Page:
To cover the gambling debts of his daughter Kitty Imber, the widowed Lord Theign is planning to sell his beautiful painting Duchess of Waterbridge by Sir Joshua Reynolds to American billionaire Breckenridge Bender. Hugh Crimble, a young art critic, argues against the sale, saying that Britain's art treasures should stay in the country. He is supported by Theign's perceptive daughter, Lady Grace. When the newspapers get wind of the potential sale of the Reynolds, they raise a patriotic outcry, which delights Bender.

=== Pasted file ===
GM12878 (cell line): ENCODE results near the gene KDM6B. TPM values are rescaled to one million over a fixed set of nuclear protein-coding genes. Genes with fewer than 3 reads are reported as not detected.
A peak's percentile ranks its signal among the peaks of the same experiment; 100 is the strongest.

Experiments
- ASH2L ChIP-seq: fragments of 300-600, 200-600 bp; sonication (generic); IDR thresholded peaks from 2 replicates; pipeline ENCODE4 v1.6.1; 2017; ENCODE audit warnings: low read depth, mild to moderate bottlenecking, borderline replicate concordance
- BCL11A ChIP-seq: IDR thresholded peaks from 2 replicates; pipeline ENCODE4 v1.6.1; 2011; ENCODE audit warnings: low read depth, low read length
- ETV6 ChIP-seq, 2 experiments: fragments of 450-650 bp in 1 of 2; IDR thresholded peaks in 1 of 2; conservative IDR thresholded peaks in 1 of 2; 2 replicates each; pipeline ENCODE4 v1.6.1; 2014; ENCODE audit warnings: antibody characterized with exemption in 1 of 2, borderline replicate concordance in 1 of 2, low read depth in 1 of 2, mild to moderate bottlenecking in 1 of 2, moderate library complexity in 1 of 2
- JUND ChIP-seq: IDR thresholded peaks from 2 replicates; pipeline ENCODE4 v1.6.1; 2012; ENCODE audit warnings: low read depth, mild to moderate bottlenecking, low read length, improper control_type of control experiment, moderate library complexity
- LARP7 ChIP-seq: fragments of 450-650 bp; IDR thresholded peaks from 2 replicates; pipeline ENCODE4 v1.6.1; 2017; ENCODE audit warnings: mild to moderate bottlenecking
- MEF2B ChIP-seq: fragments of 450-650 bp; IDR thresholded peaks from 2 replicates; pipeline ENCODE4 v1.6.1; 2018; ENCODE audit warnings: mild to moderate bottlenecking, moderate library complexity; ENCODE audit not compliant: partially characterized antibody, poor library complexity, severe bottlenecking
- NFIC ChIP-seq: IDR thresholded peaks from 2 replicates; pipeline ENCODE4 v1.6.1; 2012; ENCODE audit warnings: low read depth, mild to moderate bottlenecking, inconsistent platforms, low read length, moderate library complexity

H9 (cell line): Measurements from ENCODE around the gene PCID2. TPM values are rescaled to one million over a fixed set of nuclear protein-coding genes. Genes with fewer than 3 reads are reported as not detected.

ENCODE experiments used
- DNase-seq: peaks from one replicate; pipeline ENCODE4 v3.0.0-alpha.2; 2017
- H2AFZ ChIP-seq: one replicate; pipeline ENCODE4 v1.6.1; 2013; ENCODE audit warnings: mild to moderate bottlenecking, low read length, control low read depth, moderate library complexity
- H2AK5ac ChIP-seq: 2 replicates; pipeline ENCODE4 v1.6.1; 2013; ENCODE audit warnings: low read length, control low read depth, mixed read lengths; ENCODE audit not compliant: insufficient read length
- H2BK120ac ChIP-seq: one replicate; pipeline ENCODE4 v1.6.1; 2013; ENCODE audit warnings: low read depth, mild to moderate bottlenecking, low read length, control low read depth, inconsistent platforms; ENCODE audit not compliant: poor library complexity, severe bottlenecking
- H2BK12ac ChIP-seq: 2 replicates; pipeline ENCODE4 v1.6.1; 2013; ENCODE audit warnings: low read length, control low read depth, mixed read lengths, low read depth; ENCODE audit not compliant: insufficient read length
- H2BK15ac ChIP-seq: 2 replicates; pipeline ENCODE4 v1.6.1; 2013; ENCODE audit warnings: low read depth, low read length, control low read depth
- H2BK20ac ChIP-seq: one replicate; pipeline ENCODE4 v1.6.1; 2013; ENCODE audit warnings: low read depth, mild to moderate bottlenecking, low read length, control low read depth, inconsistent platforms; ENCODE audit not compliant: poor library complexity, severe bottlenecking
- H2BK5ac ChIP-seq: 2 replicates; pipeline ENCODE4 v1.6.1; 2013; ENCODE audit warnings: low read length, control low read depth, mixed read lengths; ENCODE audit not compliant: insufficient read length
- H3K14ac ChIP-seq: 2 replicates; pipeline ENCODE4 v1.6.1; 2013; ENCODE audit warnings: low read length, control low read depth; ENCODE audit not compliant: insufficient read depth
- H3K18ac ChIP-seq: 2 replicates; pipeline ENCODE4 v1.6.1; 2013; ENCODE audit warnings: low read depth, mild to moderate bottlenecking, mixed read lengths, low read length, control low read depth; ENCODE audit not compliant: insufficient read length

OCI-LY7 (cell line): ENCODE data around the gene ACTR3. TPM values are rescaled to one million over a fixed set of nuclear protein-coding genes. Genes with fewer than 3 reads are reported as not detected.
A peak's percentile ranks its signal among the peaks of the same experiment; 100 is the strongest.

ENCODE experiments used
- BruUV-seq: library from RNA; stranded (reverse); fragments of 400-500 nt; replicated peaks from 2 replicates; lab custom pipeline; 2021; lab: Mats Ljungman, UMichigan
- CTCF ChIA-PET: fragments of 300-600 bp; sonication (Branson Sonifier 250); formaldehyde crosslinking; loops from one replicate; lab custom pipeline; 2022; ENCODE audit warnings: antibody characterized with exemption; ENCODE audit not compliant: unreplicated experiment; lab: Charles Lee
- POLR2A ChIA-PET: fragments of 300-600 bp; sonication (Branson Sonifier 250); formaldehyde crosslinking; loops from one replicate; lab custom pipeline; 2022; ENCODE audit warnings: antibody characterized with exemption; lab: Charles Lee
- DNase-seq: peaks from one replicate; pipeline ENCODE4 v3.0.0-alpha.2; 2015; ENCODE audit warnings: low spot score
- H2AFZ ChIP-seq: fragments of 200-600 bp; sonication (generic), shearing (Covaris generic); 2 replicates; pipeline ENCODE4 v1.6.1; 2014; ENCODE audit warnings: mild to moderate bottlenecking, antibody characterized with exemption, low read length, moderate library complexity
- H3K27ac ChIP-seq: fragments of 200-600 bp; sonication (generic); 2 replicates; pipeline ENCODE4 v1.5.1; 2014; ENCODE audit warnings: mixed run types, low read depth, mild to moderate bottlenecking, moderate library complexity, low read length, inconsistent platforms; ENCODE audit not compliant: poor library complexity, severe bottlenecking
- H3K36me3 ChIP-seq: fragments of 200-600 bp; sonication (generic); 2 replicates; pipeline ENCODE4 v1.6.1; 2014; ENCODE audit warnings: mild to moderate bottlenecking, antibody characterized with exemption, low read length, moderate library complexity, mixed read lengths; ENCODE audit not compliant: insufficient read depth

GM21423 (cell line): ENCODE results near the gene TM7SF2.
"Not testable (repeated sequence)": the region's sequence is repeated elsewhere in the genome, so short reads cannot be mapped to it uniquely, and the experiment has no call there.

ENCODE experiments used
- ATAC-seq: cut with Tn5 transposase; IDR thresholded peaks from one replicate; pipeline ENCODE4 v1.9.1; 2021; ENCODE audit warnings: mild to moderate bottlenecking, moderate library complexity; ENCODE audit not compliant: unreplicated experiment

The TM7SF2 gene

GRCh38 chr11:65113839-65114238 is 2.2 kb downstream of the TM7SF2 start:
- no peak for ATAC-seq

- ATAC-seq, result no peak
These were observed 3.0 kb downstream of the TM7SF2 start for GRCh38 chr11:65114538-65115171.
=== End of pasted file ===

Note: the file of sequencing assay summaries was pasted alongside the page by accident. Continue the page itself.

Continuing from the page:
Meanwhile, Crimble has found another painting in Theign's collection that he suspects is a rarity by Mantovano. (James thought this artist was a fiction, but it later turned out that there really was an obscure painter of that name.) Eventually, Crimble's hunch about the Mantovano turns out to be correct. Theign decides to donate the Mantovano to the National Gallery and not to sell the Reynolds to Bender. His friend Lady Sandgate also donates her family's Sir Thomas Lawrence painting to the Gallery, which unites her and Theign.